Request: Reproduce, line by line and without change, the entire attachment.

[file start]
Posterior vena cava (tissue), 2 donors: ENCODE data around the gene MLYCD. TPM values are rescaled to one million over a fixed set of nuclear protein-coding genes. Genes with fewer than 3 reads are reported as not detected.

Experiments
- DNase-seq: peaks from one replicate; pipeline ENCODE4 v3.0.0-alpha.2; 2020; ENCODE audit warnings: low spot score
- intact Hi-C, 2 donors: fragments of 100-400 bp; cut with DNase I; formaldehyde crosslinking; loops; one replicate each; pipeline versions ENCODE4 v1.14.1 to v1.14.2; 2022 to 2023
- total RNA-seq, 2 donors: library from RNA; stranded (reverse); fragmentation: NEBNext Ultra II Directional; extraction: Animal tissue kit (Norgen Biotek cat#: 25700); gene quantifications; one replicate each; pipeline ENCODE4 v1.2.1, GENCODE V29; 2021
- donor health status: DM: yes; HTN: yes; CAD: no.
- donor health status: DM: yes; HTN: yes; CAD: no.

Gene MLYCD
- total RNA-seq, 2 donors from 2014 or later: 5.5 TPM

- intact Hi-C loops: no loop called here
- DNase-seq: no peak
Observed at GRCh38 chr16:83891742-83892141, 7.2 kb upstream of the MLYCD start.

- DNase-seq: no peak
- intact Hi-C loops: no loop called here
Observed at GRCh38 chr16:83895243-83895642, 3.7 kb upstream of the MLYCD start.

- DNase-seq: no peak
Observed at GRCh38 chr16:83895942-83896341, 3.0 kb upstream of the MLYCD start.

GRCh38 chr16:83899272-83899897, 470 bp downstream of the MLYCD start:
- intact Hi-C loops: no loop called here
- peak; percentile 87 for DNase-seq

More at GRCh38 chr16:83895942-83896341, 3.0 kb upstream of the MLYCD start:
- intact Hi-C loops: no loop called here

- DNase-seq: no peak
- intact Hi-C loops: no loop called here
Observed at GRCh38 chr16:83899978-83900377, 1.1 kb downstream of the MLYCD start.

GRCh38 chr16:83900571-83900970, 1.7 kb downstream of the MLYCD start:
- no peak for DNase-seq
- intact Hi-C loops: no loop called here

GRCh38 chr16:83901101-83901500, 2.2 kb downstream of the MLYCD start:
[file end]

Posterior vena cava (tissue), 2 donors: ENCODE data around the gene MLYCD. TPM values are rescaled to one million over a fixed set of nuclear protein-coding genes. Genes with fewer than 3 reads are reported as not detected.

Experiments
- DNase-seq: peaks from one replicate; pipeline ENCODE4 v3.0.0-alpha.2; 2020; ENCODE audit warnings: low spot score
- intact Hi-C, 2 donors: fragments of 100-400 bp; cut with DNase I; formaldehyde crosslinking; loops; one replicate each; pipeline versions ENCODE4 v1.14.1 to v1.14.2; 2022 to 2023
- total RNA-seq, 2 donors: library from RNA; stranded (reverse); fragmentation: NEBNext Ultra II Directional; extraction: Animal tissue kit (Norgen Biotek cat#: 25700); gene quantifications; one replicate each; pipeline ENCODE4 v1.2.1, GENCODE V29; 2021
- donor health status: DM: yes; HTN: yes; CAD: no.
- donor health status: DM: yes; HTN: yes; CAD: no.

Gene MLYCD
- total RNA-seq, 2 donors from 2014 or later: 5.5 TPM

- intact Hi-C loops: no loop called here
- DNase-seq: no peak
Observed at GRCh38 chr16:83891742-83892141, 7.2 kb upstream of the MLYCD start.

- DNase-seq: no peak
- intact Hi-C loops: no loop called here
Observed at GRCh38 chr16:83895243-83895642, 3.7 kb upstream of the MLYCD start.

- DNase-seq: no peak
Observed at GRCh38 chr16:83895942-83896341, 3.0 kb upstream of the MLYCD start.

GRCh38 chr16:83899272-83899897, 470 bp downstream of the MLYCD start:
- intact Hi-C loops: no loop called here
- peak; percentile 87 for DNase-seq

More at GRCh38 chr16:83895942-83896341, 3.0 kb upstream of the MLYCD start:
- intact Hi-C loops: no loop called here

- DNase-seq: no peak
- intact Hi-C loops: no loop called here
Observed at GRCh38 chr16:83899978-83900377, 1.1 kb downstream of the MLYCD start.

GRCh38 chr16:83900571-83900970, 1.7 kb downstream of the MLYCD start:
- no peak for DNase-seq
- intact Hi-C loops: no loop called here

GRCh38 chr16:83901101-83901500, 2.2 kb downstream of the MLYCD start: